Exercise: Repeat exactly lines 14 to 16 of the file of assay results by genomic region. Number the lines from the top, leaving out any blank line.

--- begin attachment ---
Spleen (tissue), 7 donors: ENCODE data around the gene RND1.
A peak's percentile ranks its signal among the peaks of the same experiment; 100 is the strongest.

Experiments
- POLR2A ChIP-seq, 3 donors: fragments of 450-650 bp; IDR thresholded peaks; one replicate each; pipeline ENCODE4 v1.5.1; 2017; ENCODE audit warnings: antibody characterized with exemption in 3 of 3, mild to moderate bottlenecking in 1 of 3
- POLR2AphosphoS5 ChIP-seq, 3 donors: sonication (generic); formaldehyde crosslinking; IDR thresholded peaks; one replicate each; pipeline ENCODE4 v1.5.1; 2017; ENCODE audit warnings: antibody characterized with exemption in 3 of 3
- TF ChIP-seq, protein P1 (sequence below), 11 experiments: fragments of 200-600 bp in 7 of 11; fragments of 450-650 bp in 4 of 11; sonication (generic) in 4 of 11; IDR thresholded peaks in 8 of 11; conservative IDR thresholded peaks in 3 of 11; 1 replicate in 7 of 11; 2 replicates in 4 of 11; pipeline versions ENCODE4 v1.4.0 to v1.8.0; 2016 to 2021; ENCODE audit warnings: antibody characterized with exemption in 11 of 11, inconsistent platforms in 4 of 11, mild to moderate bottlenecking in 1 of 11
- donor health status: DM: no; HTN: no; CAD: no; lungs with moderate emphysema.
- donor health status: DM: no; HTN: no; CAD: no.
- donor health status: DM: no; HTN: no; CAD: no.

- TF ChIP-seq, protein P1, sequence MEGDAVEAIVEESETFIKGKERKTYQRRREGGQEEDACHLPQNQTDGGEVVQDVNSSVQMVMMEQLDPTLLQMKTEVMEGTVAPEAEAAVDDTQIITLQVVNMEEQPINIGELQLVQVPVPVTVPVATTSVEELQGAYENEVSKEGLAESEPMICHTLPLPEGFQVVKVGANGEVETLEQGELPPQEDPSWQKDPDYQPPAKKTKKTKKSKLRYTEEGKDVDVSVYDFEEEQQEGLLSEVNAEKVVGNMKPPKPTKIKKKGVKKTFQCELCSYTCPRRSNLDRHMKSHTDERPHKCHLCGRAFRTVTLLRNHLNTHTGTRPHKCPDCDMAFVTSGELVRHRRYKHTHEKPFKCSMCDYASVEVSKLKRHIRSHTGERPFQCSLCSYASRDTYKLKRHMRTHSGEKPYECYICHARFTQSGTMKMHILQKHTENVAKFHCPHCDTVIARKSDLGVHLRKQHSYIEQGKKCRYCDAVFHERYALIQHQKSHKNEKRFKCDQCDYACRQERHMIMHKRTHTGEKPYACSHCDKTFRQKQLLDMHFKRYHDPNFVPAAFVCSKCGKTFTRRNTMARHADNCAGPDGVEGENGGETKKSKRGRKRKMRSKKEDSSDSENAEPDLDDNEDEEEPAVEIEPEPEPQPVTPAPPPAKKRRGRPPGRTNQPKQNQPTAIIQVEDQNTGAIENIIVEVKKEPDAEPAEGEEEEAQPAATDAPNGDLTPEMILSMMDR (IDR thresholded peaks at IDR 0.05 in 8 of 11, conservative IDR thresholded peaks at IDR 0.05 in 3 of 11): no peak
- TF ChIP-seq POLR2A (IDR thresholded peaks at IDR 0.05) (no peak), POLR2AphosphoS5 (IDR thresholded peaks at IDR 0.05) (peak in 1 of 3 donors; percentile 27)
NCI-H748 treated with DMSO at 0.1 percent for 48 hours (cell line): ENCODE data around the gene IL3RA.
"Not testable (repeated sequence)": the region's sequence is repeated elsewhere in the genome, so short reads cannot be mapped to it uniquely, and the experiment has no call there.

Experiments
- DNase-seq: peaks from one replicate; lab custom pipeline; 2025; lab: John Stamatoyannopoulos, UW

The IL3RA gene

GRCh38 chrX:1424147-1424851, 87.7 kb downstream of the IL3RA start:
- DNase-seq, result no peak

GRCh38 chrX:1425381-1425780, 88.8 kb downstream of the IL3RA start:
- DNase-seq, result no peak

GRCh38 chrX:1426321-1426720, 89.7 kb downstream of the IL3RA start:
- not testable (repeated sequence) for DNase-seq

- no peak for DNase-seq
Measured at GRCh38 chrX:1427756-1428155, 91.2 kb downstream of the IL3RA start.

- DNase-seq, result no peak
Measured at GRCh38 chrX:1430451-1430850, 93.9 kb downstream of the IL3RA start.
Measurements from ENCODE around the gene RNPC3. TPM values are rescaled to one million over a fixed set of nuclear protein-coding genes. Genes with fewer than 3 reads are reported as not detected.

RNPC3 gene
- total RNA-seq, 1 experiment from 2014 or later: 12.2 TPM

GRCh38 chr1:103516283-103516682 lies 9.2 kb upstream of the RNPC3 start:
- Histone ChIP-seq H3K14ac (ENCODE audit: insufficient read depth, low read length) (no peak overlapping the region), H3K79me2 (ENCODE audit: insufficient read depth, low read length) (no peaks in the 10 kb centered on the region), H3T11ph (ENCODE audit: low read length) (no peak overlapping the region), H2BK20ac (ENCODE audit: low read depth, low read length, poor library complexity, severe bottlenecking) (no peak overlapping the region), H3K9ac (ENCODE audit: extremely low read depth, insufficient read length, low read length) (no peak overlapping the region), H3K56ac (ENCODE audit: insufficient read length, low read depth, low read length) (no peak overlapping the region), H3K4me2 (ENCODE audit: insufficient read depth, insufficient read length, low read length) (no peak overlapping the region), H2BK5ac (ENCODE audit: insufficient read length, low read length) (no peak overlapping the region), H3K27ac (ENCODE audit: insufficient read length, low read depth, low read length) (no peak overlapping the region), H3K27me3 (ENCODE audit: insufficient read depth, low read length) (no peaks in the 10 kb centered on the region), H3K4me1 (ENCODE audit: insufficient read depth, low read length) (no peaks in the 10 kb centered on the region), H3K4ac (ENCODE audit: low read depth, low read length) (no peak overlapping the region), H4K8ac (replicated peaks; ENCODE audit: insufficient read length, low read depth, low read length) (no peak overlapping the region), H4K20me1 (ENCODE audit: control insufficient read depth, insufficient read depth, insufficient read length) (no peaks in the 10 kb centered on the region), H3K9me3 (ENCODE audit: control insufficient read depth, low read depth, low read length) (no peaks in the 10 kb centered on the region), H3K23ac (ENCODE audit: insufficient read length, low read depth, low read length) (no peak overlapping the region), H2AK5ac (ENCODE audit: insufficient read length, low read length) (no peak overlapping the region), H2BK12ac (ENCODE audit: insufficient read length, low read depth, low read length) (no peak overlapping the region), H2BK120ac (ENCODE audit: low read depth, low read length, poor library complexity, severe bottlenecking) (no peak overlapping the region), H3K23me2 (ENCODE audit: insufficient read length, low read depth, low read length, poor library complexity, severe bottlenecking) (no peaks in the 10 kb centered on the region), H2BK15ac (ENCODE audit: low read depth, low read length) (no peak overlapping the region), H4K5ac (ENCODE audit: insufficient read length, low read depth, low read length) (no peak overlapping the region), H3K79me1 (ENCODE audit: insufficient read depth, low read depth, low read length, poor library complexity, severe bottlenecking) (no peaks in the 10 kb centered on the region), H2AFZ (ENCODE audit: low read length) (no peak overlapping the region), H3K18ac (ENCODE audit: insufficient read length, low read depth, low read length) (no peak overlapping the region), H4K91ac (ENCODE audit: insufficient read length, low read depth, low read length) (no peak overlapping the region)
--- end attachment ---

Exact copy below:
Experiments
- DNase-seq: peaks from one replicate; lab custom pipeline; 2025; lab: John Stamatoyannopoulos, UW

The IL3RA gene